The Sacred Addiction : Exploring The Spiritual And Psychological Components Of Alcoholic Anonymous

924 Words 4 Pages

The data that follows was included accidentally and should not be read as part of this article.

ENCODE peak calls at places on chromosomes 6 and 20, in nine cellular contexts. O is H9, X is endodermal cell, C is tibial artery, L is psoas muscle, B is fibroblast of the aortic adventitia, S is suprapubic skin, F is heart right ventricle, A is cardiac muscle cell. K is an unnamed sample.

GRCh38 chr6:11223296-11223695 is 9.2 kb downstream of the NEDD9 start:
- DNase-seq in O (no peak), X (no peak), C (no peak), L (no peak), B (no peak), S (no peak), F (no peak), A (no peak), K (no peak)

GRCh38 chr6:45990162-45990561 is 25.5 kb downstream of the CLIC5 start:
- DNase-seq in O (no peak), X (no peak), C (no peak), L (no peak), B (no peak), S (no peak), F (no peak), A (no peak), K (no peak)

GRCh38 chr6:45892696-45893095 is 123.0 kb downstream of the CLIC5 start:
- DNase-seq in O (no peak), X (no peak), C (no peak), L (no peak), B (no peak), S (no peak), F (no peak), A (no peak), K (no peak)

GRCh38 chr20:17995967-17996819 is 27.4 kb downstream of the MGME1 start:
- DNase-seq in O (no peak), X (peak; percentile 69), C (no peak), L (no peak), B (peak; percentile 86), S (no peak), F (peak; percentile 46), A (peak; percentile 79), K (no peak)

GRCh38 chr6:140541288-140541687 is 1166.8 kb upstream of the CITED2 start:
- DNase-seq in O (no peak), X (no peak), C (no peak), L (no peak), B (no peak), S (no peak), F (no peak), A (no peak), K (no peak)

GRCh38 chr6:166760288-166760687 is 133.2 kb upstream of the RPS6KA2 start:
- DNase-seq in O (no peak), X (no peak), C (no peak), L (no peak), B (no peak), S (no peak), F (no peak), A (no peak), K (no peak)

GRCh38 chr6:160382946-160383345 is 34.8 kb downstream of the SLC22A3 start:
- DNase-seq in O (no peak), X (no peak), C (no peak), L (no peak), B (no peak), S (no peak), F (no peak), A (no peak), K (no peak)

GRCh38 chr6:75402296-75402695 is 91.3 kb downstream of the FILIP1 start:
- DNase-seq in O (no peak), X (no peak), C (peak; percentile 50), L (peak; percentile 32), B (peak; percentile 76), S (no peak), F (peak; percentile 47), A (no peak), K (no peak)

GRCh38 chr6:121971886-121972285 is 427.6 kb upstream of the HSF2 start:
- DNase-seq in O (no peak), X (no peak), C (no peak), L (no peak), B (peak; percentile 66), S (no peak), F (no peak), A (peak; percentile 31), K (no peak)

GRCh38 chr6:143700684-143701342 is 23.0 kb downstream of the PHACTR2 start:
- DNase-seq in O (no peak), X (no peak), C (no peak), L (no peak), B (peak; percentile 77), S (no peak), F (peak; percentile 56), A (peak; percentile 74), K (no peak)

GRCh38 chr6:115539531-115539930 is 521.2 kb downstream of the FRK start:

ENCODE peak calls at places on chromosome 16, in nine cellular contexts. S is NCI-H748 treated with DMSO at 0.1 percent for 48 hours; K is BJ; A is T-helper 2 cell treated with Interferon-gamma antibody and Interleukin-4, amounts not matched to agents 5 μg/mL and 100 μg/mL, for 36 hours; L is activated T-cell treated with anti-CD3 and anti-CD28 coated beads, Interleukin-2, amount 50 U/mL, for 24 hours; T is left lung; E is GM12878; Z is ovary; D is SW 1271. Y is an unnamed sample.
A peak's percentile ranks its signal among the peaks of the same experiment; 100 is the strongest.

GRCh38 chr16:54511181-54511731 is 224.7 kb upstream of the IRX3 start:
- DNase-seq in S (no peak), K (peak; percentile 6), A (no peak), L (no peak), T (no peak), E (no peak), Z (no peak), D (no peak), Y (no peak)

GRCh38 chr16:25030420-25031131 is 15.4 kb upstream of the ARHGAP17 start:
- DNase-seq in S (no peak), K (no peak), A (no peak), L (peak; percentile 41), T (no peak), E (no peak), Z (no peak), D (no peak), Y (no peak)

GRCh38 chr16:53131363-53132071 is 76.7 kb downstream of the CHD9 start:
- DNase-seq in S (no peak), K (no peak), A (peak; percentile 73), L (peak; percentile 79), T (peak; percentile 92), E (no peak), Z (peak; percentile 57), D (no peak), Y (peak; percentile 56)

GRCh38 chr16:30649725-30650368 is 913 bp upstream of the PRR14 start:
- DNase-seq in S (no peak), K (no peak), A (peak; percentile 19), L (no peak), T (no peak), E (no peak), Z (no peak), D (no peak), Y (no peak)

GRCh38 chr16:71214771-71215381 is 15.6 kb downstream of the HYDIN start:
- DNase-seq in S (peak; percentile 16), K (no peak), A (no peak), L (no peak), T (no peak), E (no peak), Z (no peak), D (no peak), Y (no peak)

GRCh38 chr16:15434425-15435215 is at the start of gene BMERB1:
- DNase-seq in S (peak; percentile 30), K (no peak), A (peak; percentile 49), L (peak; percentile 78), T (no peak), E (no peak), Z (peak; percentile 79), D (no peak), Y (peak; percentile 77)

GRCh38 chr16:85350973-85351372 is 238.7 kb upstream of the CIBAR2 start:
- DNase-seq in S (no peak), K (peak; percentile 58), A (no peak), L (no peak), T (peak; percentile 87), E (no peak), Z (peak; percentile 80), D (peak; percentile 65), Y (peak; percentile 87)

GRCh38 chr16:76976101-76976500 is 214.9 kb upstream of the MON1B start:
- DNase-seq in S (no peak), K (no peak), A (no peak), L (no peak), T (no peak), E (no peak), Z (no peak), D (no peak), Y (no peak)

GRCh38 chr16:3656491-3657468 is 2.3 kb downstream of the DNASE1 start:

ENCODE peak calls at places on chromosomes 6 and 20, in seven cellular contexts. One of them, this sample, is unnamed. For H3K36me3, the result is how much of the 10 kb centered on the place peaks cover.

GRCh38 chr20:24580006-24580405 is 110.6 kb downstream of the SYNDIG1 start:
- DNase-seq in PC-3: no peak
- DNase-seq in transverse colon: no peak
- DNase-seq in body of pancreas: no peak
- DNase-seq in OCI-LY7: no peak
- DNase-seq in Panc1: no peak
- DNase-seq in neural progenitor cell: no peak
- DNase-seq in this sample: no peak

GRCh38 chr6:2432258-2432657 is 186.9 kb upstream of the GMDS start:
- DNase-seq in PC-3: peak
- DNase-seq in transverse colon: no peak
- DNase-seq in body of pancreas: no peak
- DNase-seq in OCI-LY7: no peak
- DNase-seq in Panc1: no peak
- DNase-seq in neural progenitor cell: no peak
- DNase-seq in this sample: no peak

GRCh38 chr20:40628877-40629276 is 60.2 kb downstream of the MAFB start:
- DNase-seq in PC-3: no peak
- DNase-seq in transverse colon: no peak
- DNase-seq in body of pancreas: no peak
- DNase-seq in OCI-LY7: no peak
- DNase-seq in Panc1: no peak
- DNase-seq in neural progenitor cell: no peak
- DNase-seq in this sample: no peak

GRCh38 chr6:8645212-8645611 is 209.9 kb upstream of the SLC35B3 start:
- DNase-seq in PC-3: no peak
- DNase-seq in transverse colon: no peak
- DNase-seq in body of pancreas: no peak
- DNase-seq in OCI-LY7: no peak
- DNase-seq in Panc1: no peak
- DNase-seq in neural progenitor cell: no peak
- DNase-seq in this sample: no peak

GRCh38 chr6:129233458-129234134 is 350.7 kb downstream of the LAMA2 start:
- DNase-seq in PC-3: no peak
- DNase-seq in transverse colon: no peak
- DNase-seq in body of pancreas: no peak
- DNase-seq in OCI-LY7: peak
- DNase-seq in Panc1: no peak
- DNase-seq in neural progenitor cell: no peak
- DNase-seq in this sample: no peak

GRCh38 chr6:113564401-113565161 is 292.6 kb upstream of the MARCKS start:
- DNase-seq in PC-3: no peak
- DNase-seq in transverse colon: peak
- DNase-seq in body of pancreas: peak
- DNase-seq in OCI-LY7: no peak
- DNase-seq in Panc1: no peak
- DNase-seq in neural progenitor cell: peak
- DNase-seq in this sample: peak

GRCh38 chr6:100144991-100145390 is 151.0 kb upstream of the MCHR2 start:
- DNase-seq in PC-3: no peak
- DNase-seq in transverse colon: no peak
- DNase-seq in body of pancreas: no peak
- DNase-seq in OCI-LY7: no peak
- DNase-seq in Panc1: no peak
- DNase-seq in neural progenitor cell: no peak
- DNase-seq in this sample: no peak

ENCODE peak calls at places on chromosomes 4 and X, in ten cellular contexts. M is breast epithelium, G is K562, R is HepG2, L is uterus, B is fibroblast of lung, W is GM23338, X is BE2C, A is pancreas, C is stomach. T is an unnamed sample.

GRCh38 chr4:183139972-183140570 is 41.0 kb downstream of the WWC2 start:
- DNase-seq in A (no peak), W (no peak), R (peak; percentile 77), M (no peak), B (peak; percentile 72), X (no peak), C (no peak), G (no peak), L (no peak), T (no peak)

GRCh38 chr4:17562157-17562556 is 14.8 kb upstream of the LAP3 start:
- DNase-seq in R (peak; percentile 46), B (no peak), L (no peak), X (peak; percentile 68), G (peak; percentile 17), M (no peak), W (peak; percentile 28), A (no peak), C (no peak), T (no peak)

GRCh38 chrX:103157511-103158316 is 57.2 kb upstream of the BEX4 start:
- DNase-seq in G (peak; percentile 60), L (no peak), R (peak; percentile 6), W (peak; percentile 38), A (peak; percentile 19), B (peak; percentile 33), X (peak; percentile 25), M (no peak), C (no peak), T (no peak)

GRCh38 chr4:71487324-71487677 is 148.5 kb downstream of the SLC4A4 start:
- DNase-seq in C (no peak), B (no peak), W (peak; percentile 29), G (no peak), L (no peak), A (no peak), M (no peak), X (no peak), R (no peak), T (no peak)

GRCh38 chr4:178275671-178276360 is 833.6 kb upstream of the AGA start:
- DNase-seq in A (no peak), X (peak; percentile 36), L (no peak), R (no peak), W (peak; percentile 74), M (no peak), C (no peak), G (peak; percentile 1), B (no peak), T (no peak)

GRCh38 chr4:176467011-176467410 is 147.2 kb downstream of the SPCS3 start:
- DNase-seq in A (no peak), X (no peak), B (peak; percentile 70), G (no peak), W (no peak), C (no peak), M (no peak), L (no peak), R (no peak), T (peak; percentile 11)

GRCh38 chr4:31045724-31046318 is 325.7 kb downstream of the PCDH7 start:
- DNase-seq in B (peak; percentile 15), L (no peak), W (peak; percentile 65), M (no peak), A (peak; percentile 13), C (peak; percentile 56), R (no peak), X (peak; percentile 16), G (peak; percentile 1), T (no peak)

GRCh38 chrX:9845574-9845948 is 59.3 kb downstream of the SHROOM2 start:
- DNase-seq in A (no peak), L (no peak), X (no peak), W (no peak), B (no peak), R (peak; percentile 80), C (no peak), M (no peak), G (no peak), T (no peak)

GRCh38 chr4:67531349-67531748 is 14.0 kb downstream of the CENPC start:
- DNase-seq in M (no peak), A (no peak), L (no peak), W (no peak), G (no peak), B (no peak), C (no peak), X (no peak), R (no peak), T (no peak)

In the early 1920s, alcoholism dominated society, and it became a problem for some of its people. Even though the number of people who were drinking was increasing, it was a taboo, and no one talked about. Worry about increasing problem a Christian Evangelical movement establishes by Frank ND Buchman, started, this Lutheran minister, founded the called Alcoholic Contingent or Alcoholic Squadron that had a main goal of helping people with alcohol addiction. As Kevin Hinchliffe specified on his journal article called, “The Sacred Addiction: Exploring The Spiritual And Psychological Components Of Alcoholic Anonymous”. Later, the organization uses a method called the 12 steps program, which included the meetings, the psychological and spiritual elements, was very effective. Out of his frustration, the other contributor Carl Jung introduced the two last ones. As Kevin Hinchliffe reports, “Carl Jung was one of two other significant contributors to the formation of AA. After being unable to ‘cure’ his alcoholic patients Rowland H, he suggested a religious or spiritual conversion as his only hope”. In the later time, Bill Wilson will introduce the anonymity to its members of Alcoholic Anonymous in order to protect their character from public view. Although Alcoholic Anonymous has been around for a long time, many still do not know what it stands for. Thus, the use of anonymity the Alcoholic Anonymous employs specific methods, which provides a supported network, along with a…

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